What you need to know
The Chinese Taipei Baseball Association has been accused of ripping down pro-Taiwan independence banners at an international baseball game.
Controversy hit the 11th Asian 18U Baseball Championship held in Taichung on Aug. 31 after staff at the stadium took action against fans who displayed pro-Taiwan political slogans.
Taiwan’s team was participating under the name “Chinese Taipei,” the nation’s official designation in international sports events. During Taiwan’s game against Japan, a group of college students held up a banner saying “Taiwan is just Taiwan, Taiwan is not Chinese Taipei” in the bleachers behind home base. Soon after it went up, the banner was ripped down and the students were dispersed by staff from the Chinese Taipei Baseball Association (CTBA).
The students are filing lawsuits against the CTBA for what they argue constituted infringement on their freedom of speech.
Jheng Yi-ying (鄭懿瀛), the lawyer appointed by the students, said a staff member yelled at Yang Jheng-syun (楊政勳), one of the students who was holding up the banner, and asked them to leave the stadium while tearing up the banner.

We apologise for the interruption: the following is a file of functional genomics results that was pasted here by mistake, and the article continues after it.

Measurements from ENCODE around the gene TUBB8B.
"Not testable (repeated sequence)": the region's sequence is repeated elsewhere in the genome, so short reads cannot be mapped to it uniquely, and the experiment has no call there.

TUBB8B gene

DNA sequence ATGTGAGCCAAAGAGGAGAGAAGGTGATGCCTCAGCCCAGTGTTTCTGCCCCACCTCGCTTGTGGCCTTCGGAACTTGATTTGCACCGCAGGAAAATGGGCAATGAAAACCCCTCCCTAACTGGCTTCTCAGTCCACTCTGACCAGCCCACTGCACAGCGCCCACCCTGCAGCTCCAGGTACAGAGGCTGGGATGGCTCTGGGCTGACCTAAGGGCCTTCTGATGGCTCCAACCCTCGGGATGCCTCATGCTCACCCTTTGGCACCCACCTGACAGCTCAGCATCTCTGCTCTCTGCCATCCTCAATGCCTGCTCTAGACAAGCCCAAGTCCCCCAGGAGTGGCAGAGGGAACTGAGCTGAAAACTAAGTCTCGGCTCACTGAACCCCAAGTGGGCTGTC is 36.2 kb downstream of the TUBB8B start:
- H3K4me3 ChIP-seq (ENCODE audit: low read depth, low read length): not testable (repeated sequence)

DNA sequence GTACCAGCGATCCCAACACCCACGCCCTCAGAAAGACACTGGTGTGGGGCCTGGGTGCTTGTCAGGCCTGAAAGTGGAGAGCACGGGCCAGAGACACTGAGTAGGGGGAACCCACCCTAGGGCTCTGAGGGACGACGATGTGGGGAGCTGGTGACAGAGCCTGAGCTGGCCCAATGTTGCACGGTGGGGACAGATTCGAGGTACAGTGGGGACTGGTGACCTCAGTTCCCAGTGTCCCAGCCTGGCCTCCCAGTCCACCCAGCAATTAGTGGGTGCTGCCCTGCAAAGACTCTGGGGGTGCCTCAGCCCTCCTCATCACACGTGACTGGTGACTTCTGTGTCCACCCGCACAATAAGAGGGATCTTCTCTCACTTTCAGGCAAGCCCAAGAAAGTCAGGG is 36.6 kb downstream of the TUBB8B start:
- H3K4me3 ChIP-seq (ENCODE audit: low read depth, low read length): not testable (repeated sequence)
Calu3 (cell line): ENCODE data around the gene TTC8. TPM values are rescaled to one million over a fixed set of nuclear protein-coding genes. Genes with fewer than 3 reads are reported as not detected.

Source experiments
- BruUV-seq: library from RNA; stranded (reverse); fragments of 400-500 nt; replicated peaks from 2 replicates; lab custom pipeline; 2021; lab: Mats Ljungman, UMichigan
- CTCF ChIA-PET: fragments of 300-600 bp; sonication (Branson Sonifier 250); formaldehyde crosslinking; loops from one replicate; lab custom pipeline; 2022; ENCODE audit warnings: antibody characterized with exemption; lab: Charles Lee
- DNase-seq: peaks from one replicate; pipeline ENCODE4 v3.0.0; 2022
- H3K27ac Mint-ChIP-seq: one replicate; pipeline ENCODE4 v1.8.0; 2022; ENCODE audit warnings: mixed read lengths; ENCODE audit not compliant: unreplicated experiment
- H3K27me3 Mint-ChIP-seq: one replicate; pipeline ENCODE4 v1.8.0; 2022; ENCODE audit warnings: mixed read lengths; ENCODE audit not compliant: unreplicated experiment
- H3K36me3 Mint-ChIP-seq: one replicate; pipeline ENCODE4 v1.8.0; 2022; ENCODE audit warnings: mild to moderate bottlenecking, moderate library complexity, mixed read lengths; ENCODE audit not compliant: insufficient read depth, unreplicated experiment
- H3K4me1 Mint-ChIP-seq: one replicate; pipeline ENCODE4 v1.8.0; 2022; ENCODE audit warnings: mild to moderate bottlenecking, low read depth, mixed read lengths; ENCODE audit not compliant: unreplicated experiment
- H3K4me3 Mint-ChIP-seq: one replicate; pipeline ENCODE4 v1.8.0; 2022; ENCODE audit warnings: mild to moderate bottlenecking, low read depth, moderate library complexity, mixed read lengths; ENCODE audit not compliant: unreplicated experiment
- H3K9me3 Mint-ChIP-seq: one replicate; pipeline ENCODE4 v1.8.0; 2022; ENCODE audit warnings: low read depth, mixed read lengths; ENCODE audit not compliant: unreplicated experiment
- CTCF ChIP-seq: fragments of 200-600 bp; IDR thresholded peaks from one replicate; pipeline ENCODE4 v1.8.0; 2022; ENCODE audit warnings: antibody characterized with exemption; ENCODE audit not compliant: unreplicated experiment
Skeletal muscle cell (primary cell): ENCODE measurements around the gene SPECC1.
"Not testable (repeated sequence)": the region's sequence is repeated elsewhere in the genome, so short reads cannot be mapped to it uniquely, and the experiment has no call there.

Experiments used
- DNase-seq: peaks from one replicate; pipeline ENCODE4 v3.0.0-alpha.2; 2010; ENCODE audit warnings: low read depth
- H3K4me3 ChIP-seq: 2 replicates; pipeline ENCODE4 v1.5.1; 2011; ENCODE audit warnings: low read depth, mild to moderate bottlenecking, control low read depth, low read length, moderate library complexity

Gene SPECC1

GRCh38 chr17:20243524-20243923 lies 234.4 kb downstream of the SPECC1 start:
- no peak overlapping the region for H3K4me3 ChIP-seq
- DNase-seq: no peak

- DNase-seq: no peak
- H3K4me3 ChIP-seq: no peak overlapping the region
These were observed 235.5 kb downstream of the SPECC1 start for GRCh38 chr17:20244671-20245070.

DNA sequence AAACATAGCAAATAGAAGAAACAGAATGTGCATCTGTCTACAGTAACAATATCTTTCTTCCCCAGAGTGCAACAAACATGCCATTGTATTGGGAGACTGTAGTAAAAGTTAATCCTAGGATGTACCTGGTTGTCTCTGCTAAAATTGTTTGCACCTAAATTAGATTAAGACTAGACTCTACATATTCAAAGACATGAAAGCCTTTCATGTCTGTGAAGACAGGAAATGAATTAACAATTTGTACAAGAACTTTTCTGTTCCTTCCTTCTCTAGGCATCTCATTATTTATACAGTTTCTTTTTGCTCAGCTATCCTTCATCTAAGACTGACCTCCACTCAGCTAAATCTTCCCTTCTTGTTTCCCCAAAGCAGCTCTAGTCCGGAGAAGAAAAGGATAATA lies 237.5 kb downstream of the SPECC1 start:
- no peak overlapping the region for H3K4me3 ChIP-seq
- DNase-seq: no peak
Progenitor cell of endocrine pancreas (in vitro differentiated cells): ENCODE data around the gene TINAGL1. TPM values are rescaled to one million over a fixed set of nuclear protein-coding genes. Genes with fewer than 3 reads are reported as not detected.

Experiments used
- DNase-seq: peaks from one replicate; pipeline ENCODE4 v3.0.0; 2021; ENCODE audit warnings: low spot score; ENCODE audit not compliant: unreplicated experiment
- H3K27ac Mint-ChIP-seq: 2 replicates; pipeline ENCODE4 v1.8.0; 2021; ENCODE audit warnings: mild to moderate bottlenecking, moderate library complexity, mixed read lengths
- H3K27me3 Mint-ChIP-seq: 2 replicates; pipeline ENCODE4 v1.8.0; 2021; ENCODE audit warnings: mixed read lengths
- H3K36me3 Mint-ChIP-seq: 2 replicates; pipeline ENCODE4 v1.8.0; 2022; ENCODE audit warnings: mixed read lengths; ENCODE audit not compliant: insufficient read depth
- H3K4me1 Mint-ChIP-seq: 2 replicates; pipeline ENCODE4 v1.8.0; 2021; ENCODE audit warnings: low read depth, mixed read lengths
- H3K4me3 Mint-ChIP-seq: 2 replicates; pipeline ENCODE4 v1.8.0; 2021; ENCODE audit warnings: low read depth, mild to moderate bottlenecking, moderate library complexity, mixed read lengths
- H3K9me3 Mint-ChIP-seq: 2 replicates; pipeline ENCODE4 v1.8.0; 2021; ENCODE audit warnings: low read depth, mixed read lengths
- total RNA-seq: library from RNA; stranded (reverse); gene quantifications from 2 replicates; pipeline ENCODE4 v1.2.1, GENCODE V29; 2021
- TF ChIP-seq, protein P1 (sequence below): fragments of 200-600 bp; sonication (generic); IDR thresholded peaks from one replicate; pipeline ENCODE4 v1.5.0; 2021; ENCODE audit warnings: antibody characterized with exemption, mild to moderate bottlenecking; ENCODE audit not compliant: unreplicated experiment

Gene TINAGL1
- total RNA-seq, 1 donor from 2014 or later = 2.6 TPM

The crowd went wild and criticized the staff member for his act. Netizens also expressed their anger in a PTT Bulletin Board post.
Lin Chung-cheng (林宗成), secretary-general of the CTBA, said the CTBA has decided recently to set up an area at the entrance for people to post their political opinions. However, any political slogans or banners should not be shown in the baseball stadium.
Lin Jhe-hong (林哲宏), deputy director of the Sports Administration, said that since Taiwan is a member of the International Olympic Committee (IOC), all regulations about the games should be respected, including banning political slogans. Lin nevertheless promised to protect people’s rights and reach a consensus with the CTBA to deal with similar situations in future, noting that participating in the game under the name “Chinese Taipei” is “a last resort.”
Democratic Progressive Party Legislator Jhang-liao Wan-jian (張廖萬堅) said recently in a press conference that he used to lead a team to the U.S. and hold up Taiwan’s national flag in stadiums there. When asked if this was against the law, the staff told him “Who cares?” which shows that the CTBA was just overreacting, the legislator said.
Jhuo Guan-ting (卓冠廷), director-general of the Taichung City Information Bureau, said the city understands the CTBA's desire to follow the law, but that citizens’ rights to liberty should not be infringed upon and that the Association should apologize and make up for the matter.
Jhuo said that people’s freedom of speech will be respected during the 1st East Asian Youth Games, which will be held in Taichung in 2019.
Edited by J. Michael Cole